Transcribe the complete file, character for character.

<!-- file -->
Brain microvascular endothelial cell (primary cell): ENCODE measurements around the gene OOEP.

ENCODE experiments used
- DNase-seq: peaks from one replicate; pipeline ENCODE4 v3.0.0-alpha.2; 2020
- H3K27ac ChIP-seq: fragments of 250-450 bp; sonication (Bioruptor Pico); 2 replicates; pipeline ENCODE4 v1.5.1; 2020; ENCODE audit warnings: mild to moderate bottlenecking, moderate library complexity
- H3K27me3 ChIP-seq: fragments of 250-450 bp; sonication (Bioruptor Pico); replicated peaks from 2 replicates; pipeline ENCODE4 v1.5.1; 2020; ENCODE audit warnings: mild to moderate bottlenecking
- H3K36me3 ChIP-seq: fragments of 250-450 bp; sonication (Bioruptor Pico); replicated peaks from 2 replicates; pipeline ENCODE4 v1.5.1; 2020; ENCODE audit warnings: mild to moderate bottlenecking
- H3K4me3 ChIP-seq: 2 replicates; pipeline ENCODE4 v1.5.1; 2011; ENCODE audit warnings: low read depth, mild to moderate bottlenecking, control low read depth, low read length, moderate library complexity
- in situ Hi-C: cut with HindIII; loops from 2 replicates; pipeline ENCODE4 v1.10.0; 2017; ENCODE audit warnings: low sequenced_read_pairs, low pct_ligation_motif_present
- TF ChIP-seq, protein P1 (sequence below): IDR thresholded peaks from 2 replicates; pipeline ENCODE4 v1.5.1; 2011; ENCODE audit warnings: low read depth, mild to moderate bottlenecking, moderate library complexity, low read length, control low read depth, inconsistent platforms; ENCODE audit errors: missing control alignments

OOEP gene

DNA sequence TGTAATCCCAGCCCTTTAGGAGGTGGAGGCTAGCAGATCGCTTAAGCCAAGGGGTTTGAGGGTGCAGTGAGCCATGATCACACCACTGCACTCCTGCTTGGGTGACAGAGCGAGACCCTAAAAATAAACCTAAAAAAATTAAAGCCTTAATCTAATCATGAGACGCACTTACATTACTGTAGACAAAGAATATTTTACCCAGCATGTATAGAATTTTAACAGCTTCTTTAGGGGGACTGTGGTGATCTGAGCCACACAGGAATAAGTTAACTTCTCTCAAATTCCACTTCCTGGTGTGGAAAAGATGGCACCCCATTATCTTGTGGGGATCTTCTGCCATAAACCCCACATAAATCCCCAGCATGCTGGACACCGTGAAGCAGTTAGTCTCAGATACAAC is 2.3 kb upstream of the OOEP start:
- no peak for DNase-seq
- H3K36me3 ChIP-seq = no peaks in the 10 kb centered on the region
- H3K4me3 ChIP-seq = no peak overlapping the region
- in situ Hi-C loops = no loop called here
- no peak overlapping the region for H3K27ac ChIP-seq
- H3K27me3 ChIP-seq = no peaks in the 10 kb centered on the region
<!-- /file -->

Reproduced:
Brain microvascular endothelial cell (primary cell): ENCODE measurements around the gene OOEP.

ENCODE experiments used
- DNase-seq: peaks from one replicate; pipeline ENCODE4 v3.0.0-alpha.2; 2020
- H3K27ac ChIP-seq: fragments of 250-450 bp; sonication (Bioruptor Pico); 2 replicates; pipeline ENCODE4 v1.5.1; 2020; ENCODE audit warnings: mild to moderate bottlenecking, moderate library complexity
- H3K27me3 ChIP-seq: fragments of 250-450 bp; sonication (Bioruptor Pico); replicated peaks from 2 replicates; pipeline ENCODE4 v1.5.1; 2020; ENCODE audit warnings: mild to moderate bottlenecking
- H3K36me3 ChIP-seq: fragments of 250-450 bp; sonication (Bioruptor Pico); replicated peaks from 2 replicates; pipeline ENCODE4 v1.5.1; 2020; ENCODE audit warnings: mild to moderate bottlenecking
- H3K4me3 ChIP-seq: 2 replicates; pipeline ENCODE4 v1.5.1; 2011; ENCODE audit warnings: low read depth, mild to moderate bottlenecking, control low read depth, low read length, moderate library complexity
- in situ Hi-C: cut with HindIII; loops from 2 replicates; pipeline ENCODE4 v1.10.0; 2017; ENCODE audit warnings: low sequenced_read_pairs, low pct_ligation_motif_present
- TF ChIP-seq, protein P1 (sequence below): IDR thresholded peaks from 2 replicates; pipeline ENCODE4 v1.5.1; 2011; ENCODE audit warnings: low read depth, mild to moderate bottlenecking, moderate library complexity, low read length, control low read depth, inconsistent platforms; ENCODE audit errors: missing control alignments

OOEP gene

DNA sequence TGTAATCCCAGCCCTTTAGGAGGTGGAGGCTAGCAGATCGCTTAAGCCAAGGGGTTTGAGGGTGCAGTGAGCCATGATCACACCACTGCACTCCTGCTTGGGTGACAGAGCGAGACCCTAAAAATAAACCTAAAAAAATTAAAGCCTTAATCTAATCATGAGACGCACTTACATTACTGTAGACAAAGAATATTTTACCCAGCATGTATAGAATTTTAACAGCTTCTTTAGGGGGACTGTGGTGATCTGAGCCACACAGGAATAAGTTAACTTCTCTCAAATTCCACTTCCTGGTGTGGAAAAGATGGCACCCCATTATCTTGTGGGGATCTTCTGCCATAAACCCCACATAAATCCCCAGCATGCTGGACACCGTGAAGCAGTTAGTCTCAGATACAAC is 2.3 kb upstream of the OOEP start:
- no peak for DNase-seq
- H3K36me3 ChIP-seq = no peaks in the 10 kb centered on the region
- H3K4me3 ChIP-seq = no peak overlapping the region
- in situ Hi-C loops = no loop called here
- no peak overlapping the region for H3K27ac ChIP-seq
- H3K27me3 ChIP-seq = no peaks in the 10 kb centered on the region